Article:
Homework at Wood Green School - Information for students and parents

Homework is a key tool to help students learn. Research shows that in order to learn things effectively, it is vital that we go over things again and again and that we need to revisit the things we learn at regular intervals in order to ensure they move into our long term memory. The diagram below illustrates the importance of regular, spaced repetition in helping us remember things. 


At Wood Green, we will be setting homework that falls into 3 broad categories to ensure that we use the most effective methods to help deepen student’s understanding and learning.

  • Understanding – This type of homework will underpin all learning. If we are not secure in our understanding of the key terms and concepts, we will not be able to deepen our learning. Students will be given activities that will ask them to learn or revise key terms or information. Students should use the revision techniques they have been shown to learn the information and parents can help by testing their child when after they have learnt the information, the next day and then again a few days later. This homework should take between 20-30 minutes for students in KS3 and 30 mins in KS4.

  • Applying – This type of homework will ask students to apply the terms or concepts they have learnt by completing different activities such as answering questions, practicing a skill, analysing something or comparing things. This homework should take between 30-40 minutes for students in KS3 and 45 mins in KS4.

  • Evaluating – This type of homework will ask students to look at something in much more depth.  Examples of these activities could be essays, designing solutions to problems or evaluating the strengths and weaknesses of something.This homework should take between 40-60 minutes for students in KS3 and 60 mins in KS4.

Please click on the links below for the homework timetable for your year group. It also contains tips on how to revise effectively. Parents can support their child in learning by helping with the regular spaced testing.

The homework timetable is a guide to what type of homework will be set. There will be times when the class teacher feels that they may need to change the type of homework being set due to the learning needs of the class, so although the frequency of homework will be followed, the type of homework set may change. 

Sixth form homework 

Sixth Form students should expect to be spending at least three hours on homework per subject per week.  Most of this time will be spent on work to be handed in and assessed by teachers. In most subjects, students are also expected to spend a considerable amount of time on independent research and wider reading.  It should rarely be the case that your son or daughter has “done everything”.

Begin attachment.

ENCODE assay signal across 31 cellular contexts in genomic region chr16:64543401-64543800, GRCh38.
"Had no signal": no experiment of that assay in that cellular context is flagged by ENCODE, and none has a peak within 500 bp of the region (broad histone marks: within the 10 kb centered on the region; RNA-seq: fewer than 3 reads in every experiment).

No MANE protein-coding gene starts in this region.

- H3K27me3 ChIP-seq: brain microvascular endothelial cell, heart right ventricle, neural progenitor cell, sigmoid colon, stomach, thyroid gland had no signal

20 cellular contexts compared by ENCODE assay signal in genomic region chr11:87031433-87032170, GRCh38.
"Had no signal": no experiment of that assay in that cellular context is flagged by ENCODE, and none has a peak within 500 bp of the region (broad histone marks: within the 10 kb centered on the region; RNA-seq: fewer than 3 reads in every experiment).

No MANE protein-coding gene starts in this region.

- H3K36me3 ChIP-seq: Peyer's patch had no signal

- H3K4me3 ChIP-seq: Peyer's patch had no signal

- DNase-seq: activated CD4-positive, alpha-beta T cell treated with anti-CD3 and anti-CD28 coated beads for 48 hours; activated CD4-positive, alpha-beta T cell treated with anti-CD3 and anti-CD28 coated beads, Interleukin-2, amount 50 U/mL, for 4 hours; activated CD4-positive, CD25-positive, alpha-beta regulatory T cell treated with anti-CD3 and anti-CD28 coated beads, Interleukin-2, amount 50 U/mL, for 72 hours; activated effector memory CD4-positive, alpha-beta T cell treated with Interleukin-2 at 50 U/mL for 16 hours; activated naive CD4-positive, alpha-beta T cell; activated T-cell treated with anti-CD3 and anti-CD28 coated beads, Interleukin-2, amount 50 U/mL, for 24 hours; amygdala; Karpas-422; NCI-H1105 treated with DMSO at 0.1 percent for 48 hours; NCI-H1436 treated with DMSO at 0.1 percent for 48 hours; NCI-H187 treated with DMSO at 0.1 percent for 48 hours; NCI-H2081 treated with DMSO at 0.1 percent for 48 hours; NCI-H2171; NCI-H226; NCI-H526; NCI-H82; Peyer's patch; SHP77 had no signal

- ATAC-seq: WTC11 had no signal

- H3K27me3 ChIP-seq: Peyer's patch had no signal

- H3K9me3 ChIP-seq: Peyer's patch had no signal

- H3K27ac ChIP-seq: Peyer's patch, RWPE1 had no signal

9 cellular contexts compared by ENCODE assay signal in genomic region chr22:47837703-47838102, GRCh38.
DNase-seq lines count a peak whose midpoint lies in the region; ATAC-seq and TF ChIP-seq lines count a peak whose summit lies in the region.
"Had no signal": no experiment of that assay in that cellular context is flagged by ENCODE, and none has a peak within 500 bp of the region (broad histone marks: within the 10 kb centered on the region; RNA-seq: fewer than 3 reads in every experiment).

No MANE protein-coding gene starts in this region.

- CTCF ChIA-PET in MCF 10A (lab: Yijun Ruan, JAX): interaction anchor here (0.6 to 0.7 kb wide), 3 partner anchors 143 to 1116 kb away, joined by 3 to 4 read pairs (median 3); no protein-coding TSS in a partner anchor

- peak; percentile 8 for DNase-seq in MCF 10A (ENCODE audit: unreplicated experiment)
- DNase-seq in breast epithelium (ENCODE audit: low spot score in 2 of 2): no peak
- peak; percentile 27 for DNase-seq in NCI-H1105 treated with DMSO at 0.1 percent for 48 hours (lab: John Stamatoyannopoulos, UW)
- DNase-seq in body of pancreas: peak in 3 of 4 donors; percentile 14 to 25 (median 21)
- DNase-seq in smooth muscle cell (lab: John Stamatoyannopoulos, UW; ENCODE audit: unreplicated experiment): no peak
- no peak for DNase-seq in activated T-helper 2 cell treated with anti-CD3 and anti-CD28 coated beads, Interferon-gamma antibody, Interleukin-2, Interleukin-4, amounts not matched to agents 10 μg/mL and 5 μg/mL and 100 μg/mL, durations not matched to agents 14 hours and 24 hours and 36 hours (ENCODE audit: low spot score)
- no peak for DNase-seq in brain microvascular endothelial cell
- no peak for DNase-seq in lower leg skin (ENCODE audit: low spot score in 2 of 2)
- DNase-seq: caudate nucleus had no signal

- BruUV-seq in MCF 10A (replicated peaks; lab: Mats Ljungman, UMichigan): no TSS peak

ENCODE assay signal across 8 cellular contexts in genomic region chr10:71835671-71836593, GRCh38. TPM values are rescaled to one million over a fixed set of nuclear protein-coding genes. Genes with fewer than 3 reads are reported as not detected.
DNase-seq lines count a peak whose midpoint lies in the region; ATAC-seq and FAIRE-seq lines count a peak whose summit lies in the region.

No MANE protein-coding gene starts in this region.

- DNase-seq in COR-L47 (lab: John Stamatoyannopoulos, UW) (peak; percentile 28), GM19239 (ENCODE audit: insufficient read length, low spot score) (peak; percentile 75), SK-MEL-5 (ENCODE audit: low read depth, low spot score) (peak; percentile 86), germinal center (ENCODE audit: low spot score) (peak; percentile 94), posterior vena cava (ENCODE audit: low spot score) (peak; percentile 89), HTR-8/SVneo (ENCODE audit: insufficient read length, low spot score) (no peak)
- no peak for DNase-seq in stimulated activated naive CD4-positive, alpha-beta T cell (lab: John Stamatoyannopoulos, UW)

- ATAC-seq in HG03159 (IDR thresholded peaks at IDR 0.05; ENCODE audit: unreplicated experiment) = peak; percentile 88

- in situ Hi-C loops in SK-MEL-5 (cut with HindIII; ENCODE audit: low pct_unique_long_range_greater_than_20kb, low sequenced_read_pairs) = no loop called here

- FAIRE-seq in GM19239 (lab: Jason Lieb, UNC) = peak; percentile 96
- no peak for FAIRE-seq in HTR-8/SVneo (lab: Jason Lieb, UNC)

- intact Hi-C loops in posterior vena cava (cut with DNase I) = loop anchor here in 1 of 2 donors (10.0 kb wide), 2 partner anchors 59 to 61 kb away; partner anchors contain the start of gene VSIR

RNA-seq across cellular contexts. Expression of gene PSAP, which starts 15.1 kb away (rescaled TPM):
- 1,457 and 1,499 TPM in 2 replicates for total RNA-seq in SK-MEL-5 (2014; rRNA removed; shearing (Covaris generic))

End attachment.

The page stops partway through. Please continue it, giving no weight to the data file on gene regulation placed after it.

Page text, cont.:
Students also have an additional hour on their timetable allocated to private, supervised study in each of their subjects. Teachers will set work to be completed during this hour, which may include tasks such as research on a particular topic or re-drafting of a particular piece of work.

If you would like to do more in order to maximise your chances of succeeding in school (and life as these tips will help you learn anything), you should apply the following advice to learning the work you have done in your lessons. Use your books and any other supporting resources you might have access to at home to do the following: 

  • Regular testing is the most effective way to learn something. It is actually retrieval practice as you are training your memory how to retrieve information. 

  • Re-reading and highlighting remain the most common study practices but on their own are very ineffective. Consider written notes and visual organisers and always create flash cards to help with testing. 

  • Space out tests rather than cramming in repeated re-readings of a textbook in one long session.

  • Interleave different topics, returning to them from time to time instead of dealing with them in blocks and moving on.

  • Students should generate their own answers with essays or a few sentences, rather than using multiple choice tests.

  • Vary the conditions of practice to prevent learning becoming rote and tied to one context.

  • Change the test format or the room you study in, often.

Please click here for the Sixth Form Independent Study Guide. It has a thorough range of additional tasks and research resources to allow students to make the most of their time and develop their skill base and knowledge to the highest level.